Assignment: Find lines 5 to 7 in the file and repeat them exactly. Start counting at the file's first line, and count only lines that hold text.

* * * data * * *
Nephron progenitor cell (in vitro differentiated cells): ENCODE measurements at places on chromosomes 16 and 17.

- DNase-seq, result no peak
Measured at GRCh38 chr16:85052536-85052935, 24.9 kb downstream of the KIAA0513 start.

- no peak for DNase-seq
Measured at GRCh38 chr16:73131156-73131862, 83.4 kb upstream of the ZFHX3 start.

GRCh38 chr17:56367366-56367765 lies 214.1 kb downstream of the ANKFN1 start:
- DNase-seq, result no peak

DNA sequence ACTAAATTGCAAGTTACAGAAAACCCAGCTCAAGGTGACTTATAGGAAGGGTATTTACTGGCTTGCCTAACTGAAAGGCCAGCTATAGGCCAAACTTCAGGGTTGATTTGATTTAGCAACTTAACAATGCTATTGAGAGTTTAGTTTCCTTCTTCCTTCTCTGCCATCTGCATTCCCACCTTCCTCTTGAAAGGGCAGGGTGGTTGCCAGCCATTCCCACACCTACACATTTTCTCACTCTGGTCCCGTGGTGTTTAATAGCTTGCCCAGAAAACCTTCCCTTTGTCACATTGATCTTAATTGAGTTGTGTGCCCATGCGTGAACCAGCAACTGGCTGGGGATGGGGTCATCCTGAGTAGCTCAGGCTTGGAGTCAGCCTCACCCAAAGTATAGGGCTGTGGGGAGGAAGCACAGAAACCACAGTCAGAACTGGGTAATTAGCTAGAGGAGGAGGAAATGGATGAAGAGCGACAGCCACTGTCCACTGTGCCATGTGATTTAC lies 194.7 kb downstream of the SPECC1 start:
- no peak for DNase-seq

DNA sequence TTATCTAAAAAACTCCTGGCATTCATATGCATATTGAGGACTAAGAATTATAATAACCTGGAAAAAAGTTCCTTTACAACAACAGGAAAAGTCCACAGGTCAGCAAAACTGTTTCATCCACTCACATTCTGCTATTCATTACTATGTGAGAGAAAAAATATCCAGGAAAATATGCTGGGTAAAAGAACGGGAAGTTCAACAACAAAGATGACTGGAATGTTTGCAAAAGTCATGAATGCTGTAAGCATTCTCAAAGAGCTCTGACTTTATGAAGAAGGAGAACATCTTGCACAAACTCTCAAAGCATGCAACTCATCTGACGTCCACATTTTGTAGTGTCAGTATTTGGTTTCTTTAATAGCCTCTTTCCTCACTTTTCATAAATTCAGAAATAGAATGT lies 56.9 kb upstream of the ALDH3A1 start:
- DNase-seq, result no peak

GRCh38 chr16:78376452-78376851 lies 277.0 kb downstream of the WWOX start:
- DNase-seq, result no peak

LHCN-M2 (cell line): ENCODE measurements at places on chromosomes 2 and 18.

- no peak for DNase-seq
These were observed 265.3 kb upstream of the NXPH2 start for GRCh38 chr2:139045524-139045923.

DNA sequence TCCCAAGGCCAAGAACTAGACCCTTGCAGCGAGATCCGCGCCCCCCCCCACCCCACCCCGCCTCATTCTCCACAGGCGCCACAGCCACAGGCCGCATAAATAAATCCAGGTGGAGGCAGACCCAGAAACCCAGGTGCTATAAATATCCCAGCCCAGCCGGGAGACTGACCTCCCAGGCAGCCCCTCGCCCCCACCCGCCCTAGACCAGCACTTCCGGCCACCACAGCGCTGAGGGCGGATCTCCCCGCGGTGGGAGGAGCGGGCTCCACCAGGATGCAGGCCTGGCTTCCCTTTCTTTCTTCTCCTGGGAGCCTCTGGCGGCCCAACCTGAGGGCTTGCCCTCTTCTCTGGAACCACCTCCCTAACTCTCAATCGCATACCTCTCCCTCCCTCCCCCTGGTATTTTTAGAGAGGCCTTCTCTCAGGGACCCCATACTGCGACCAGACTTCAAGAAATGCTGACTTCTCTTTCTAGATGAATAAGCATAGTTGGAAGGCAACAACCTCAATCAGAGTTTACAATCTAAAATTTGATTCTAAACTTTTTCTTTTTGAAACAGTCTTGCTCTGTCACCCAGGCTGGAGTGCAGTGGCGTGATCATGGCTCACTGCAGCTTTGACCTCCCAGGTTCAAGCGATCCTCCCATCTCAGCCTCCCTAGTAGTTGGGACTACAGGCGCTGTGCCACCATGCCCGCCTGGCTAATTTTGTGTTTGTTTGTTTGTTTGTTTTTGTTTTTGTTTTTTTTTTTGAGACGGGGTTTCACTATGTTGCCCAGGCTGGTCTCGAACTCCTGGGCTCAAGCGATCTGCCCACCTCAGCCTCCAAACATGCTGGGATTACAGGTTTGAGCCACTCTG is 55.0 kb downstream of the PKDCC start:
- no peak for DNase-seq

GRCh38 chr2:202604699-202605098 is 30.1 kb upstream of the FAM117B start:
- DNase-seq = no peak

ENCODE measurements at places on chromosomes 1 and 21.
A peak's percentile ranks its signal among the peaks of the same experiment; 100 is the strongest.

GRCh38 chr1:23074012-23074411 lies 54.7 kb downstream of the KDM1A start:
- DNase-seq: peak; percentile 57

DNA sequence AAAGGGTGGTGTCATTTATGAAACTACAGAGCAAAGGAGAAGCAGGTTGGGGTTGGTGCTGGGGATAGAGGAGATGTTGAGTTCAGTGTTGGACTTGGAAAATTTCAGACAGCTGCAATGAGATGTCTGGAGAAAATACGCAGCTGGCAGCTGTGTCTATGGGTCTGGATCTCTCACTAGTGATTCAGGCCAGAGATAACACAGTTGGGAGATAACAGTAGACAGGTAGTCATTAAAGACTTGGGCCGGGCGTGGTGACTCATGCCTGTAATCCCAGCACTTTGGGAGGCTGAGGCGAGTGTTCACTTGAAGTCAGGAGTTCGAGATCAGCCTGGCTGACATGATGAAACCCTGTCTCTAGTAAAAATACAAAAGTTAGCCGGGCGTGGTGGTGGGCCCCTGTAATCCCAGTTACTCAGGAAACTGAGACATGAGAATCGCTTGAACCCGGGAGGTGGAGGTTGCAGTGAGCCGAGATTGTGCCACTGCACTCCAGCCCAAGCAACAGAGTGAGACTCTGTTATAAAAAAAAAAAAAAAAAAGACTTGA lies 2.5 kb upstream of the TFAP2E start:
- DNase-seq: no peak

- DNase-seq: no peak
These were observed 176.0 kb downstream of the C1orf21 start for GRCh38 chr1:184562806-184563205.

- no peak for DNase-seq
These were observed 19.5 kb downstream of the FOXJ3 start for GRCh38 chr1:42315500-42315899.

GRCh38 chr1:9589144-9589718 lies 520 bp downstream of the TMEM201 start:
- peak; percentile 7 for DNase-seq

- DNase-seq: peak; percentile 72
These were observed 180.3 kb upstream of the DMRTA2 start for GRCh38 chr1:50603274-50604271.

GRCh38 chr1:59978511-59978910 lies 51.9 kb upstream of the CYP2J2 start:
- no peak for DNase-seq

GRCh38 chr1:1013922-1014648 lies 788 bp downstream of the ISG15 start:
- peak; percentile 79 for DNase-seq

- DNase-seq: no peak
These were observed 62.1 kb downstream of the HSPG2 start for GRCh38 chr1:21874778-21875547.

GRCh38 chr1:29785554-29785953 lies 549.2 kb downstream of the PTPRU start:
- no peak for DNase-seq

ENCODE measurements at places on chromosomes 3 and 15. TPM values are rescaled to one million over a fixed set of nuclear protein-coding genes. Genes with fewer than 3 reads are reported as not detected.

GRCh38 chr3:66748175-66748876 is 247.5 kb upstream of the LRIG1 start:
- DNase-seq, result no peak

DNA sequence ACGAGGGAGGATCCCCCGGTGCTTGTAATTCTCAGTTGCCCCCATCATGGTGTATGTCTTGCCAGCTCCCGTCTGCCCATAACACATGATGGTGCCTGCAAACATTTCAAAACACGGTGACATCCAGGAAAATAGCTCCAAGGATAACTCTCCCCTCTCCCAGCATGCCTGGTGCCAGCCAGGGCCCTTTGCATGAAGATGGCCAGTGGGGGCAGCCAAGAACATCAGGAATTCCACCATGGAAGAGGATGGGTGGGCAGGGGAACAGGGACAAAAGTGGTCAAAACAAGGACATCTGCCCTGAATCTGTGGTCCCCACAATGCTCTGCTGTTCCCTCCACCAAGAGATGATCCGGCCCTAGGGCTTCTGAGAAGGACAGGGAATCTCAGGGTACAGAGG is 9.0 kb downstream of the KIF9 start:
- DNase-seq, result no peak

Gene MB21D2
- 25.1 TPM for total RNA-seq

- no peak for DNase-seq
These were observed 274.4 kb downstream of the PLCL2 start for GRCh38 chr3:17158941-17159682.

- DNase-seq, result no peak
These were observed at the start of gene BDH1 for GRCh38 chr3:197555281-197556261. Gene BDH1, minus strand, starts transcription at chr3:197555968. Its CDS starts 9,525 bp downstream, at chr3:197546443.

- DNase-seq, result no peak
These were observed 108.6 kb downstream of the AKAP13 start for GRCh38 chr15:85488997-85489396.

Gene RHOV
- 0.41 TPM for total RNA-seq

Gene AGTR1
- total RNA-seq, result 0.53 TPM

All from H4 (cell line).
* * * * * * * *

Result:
Measured at GRCh38 chr16:73131156-73131862, 83.4 kb upstream of the ZFHX3 start.

GRCh38 chr17:56367366-56367765 lies 214.1 kb downstream of the ANKFN1 start:
- DNase-seq, result no peak